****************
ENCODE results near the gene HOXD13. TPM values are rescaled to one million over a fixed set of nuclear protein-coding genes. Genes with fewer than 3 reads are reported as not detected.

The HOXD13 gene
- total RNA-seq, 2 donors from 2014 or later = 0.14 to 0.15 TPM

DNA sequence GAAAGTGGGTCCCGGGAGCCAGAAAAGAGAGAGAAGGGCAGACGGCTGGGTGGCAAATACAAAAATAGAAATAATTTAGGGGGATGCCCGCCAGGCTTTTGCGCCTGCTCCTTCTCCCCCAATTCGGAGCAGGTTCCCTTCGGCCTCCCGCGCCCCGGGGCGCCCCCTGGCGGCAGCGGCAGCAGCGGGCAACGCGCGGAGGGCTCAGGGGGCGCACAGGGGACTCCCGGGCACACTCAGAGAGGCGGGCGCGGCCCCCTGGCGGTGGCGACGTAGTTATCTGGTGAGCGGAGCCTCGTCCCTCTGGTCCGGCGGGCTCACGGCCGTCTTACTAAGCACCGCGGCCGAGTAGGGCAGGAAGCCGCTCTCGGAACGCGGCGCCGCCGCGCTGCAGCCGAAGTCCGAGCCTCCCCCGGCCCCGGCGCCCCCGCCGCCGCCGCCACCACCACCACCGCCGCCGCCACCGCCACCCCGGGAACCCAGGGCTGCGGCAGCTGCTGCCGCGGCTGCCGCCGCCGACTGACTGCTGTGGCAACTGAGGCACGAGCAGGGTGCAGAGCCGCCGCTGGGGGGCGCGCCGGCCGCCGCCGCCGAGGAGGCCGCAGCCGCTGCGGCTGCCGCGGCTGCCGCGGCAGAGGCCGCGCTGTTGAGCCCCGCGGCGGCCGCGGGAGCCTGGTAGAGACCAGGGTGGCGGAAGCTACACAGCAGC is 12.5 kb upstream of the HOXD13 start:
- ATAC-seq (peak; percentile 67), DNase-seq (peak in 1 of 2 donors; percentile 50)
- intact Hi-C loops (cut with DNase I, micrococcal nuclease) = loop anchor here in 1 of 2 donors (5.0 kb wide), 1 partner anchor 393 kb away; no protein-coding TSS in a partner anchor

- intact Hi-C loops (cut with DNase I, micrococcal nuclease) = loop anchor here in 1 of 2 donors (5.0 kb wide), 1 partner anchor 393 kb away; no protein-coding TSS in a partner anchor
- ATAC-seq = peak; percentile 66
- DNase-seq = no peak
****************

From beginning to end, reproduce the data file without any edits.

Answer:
ENCODE results near the gene HOXD13. TPM values are rescaled to one million over a fixed set of nuclear protein-coding genes. Genes with fewer than 3 reads are reported as not detected.

The HOXD13 gene
- total RNA-seq, 2 donors from 2014 or later = 0.14 to 0.15 TPM

DNA sequence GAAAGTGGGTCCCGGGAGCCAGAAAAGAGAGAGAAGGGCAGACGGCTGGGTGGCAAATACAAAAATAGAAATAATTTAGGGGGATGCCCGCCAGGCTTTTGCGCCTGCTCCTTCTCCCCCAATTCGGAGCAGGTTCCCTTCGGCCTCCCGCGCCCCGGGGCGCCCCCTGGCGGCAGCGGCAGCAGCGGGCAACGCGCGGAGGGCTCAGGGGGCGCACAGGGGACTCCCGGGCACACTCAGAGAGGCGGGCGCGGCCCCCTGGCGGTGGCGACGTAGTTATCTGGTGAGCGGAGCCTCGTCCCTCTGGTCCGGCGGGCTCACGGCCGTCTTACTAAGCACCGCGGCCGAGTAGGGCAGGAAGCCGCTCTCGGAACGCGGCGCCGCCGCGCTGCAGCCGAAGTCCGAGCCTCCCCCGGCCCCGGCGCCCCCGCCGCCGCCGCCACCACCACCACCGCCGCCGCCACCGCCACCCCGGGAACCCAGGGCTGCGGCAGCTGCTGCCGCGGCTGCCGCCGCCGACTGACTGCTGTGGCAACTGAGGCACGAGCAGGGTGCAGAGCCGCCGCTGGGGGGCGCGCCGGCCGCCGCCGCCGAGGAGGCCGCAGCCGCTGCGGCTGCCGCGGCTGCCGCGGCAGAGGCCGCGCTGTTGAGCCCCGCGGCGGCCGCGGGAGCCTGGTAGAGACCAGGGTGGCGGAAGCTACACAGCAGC is 12.5 kb upstream of the HOXD13 start:
- ATAC-seq (peak; percentile 67), DNase-seq (peak in 1 of 2 donors; percentile 50)
- intact Hi-C loops (cut with DNase I, micrococcal nuclease) = loop anchor here in 1 of 2 donors (5.0 kb wide), 1 partner anchor 393 kb away; no protein-coding TSS in a partner anchor

- intact Hi-C loops (cut with DNase I, micrococcal nuclease) = loop anchor here in 1 of 2 donors (5.0 kb wide), 1 partner anchor 393 kb away; no protein-coding TSS in a partner anchor
- ATAC-seq = peak; percentile 66
- DNase-seq = no peak